After the Civil War, the Dred Scott decision was explicitly reversed, first through passage of the Civil Rights Act of 1866, and then as a matter of constitutional law by the Fourteenth Amendment's Citizenship Clause. The wording of the two enactments differed; the Civil Rights Act granted U.S. citizenship to persons born in the United States who were "not subject to any foreign power;" in contrast, the Fourteenth Amendment's Citizenship Clause granted citizenship to the broader class of those "subject to the jurisdiction." During debates over passage of both measures, however, there was vigorous discussion over the coverage of the Citizenship Clause--and the fact that it applied to the children of foreigners, even if those foreigners were in the United States in violation of various laws. (3) Sen. Edgar Cowan of Pennsylvania, for example, expressed concern that the Citizenship Clause would expand the number of Chinese and Gypsies in America by granting birthright citizenship to their children, although the parents owed no "allegiance" to the United States and were committing "trespass" by being in file United States. Arguing against him, supporters of the Citizenship Clause defended the right of these children to be U.S. citizens at birth. Both sides in the debate agreed that the Clause would extend U.S. birthright citizenship to the children born in the United States to foreigners who were subject to U.S. civil and criminal laws--excluding only the children of foreign diplomats, invading armies, and sovereign Native American tribes (Ho 2006).

Following ratification of the Fourteenth Amendment, the U.S. Supreme Court consistently followed this interpretation of the Citizenship Clause (there was a passing comment in the Slaughterhouse eases [1873] that has caused some to argue otherwise, but Slaughterhouse was not a birthright citizenship or immigration case). As conflicts over Asian immigration arose in the western United States in the late 1800s, however, some government officials began to deny the rights of U.S. citizenship to U.S.-born children of Chinese descent. Thus, in 1898, the U.S. Supreme Court had occasion--in the Wong Kim Ark decision--to confirm unequivocally that birthright citizenship belonged to any child born within the territorial jurisdiction of the United States, as long as the child--at the time of his or her birth on U.S. soil--was subject to U.S. civil and criminal laws. The Court held that an American-born child of Chinese immigrants was entitled to citizenship because the "Fourteenth Amendment affirms the ancient and fundamental rule of citizenship by birth within the territory ... including 'all children here born of resident 'aliens" (Wong Kim Ark 1898). The net result, then, was that following passage of the Fourteenth Amendment, and excepting certain Native Americans, the U.S. government recognized all non-diplomatic persons born within the territorial jurisdiction to be U.S. citizens, regardless of their parentage. The U.S. Department of State began issuing U.S. passports to 'all such children--unless their parents were diplomats who held immunity from U.S. cM1 and criminal laws. Congress also passed a number of statutes recognizing the extension of birthright citizenship to persons born within newly acquired U.S. territories, including Alaska, Hawaii, Guam, Puerto Rico, and the U.S. Virgin Islands. More recently, in Plyler v. Doe (1982), the U.S. Supreme Court stated that the Fourteenth Amendment extends to anyone "who is subject to the laws of a state," including the U.S.-born children of unauthorized immigrants. Similarly, in Immigration and Naturalization Service v. Rios-Pineda (1985), the Court stated that a child born on U.S. soil to an unauthorized immigrant parent is a U.S. citizen from birth.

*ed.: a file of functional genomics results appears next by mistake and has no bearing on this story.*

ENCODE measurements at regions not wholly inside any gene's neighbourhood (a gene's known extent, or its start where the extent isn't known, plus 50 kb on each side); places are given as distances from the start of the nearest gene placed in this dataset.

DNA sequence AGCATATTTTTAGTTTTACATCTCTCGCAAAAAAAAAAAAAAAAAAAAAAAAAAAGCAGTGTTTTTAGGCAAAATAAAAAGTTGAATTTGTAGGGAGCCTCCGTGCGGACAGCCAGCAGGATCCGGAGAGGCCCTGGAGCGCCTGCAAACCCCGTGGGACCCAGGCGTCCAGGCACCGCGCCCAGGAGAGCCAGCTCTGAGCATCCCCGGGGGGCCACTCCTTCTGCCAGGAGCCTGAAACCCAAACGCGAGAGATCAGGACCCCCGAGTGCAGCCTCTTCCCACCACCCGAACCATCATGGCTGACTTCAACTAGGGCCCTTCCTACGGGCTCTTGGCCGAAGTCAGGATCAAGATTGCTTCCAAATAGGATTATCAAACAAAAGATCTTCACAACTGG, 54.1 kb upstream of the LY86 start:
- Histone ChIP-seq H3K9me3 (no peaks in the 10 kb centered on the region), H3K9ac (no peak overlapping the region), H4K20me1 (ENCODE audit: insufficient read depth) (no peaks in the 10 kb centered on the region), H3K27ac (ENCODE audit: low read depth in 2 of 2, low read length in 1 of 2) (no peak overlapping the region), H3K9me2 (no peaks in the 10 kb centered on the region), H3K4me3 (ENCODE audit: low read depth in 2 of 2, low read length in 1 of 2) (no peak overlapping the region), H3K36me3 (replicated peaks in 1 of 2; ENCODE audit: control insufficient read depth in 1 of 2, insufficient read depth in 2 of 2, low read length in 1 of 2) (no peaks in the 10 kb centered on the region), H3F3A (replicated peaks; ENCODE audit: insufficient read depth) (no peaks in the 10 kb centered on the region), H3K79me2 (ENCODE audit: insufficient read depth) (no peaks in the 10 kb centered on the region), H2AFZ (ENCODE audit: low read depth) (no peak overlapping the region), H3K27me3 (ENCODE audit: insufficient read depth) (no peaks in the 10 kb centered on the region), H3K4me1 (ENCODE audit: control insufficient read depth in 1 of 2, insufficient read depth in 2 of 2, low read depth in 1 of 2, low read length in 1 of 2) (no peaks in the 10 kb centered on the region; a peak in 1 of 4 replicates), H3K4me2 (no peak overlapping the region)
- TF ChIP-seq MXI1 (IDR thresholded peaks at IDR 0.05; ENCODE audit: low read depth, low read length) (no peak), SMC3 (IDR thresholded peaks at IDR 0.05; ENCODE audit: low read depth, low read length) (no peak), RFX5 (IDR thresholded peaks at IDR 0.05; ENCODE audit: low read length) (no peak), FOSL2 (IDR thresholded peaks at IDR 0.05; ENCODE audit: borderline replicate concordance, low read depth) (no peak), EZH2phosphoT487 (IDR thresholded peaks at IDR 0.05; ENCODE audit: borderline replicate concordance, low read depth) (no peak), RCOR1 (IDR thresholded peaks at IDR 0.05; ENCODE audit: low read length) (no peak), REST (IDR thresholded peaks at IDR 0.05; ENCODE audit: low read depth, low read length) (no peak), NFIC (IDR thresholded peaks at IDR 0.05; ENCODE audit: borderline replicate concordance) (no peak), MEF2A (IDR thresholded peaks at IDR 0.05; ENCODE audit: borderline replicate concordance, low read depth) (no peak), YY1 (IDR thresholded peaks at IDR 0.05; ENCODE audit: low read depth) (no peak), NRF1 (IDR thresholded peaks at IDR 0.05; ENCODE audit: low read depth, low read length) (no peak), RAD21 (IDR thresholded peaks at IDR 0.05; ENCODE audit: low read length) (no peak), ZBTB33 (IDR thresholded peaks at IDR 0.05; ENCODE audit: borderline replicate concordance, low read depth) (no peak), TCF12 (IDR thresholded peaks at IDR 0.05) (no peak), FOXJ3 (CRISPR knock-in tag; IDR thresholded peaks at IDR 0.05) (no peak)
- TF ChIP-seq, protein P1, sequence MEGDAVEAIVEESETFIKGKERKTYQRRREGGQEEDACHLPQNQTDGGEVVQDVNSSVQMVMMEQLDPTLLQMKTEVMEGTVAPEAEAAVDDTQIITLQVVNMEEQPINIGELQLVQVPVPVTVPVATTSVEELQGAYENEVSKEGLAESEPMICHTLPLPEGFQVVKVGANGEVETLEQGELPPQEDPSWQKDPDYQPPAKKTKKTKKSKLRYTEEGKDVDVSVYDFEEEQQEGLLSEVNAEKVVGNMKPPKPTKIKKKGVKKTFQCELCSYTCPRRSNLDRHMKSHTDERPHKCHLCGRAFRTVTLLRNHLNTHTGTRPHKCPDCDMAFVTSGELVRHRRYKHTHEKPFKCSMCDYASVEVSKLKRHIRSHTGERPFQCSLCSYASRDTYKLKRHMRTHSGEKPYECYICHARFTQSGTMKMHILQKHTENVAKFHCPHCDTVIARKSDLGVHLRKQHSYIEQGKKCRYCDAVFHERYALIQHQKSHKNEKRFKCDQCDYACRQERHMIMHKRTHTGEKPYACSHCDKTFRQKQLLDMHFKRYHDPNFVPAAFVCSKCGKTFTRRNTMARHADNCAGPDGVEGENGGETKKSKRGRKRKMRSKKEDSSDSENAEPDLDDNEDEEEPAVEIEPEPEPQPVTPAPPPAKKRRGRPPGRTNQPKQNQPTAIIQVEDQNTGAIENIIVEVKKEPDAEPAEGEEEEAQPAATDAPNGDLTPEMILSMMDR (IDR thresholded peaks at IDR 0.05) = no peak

In the mid-1980s, however, as immigration laws tightened and unauthorized immigration to the United States increased to record levels, Yale scholars Peter Schuck and Rogers Smith (1985) published Citizenship without Consent, a book in which they argued that America should move away from its historic birthright citizenship rule. Schuck and Smith said that a rule of "citizenship by consent"-the opposite of a rule that confers citizenship automatically on children born within American territory--was a more appropriate rule for the modern American polity. Although they acknowledged that the American birthright citizenship rule was familiar, easy to apply, and more inclusive than a consensual rule, they argued that it was "anomalous as a key constitutive element of a liberal political system" because an individual's citizenship was determined by the location of his or her birth, and not by the consent of the individual and the society in which he or she sought citizenship (Schuck and Smith 1985: 90). They further argued that the Fourteenth Amendment phrase "subject to the jurisdiction" could be reinterpreted by congressional statute or by the U.S. Supreme Court to adopt the consent theory and thereby exclude the children of unauthorized immigrants from U.S. citizenship. The arguments raised by Schuck and Smith were later seized upon by others, and have today become a centerpiece in current immigration debates. Most recently, Republican presidential candidates Tim Pawlenty and Herman Cain attempted to distinguish themselves from other candidates for their party's presidential nomination by expressing...